What Mr. Lewenza and you have written cannot be repeated enough: “Middle class is the goal, and the goal is for all workers to be middle class oriented and we need to push for such heights rather than join the war on flattening the last remaining nodes of middle class.” Sincerely, thank you.

  • Dear Sir, I thank you from the bottom of my heart for writing this excellent article….

    Why is it so difficult to see this for most, I will never understand….

    The judments thusfar have been more than non forgiving and quick to judgment because for once we said ENOUGH…

    A complete insult to my love for my career and my passengers ..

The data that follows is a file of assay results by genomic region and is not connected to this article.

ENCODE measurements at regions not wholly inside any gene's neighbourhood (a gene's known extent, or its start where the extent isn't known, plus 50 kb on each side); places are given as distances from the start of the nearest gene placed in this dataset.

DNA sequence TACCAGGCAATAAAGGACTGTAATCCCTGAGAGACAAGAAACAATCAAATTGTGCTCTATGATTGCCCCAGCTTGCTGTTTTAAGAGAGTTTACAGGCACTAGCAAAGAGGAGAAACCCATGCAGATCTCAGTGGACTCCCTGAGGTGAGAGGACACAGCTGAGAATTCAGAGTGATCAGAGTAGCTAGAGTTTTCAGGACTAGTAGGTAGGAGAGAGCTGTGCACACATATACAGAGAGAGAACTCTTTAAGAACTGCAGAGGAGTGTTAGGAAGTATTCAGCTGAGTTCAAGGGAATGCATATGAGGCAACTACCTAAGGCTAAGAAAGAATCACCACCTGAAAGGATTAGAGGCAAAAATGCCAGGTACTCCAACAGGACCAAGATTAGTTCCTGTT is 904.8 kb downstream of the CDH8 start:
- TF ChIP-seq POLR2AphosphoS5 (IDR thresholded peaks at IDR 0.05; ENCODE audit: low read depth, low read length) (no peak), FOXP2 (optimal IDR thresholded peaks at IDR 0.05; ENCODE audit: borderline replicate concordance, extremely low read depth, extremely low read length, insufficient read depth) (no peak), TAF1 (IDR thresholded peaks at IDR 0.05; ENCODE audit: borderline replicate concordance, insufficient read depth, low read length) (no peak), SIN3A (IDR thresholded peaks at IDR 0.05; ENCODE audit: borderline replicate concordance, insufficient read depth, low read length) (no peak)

Why should I quit what I love the most and accept abuse, would you?
    Would you go to work and sit on a hard seat in a lonely airport for 4:58 hours NOT PAID.. Would you?

    I have adored my career for 32 years but sadly everyone is trying to take this passion away from me……

    This is the first article that I have read thusfar, that spoke the truth …..

    And we have to listen to *Facts of life of a flight attendant* Oh please……………………
    Insult to Injury……..

    We should all be working hand in hand at this moment in making this a better airline for our passengers and not destroying the front line people whom have been awarded the best flight attendants which behind the scenes only they have done the most with the least …

    I passionatly thank you from the bottom of my Heart as this truly touched my heart, finally someone is seeing the truth!
    Yours truly!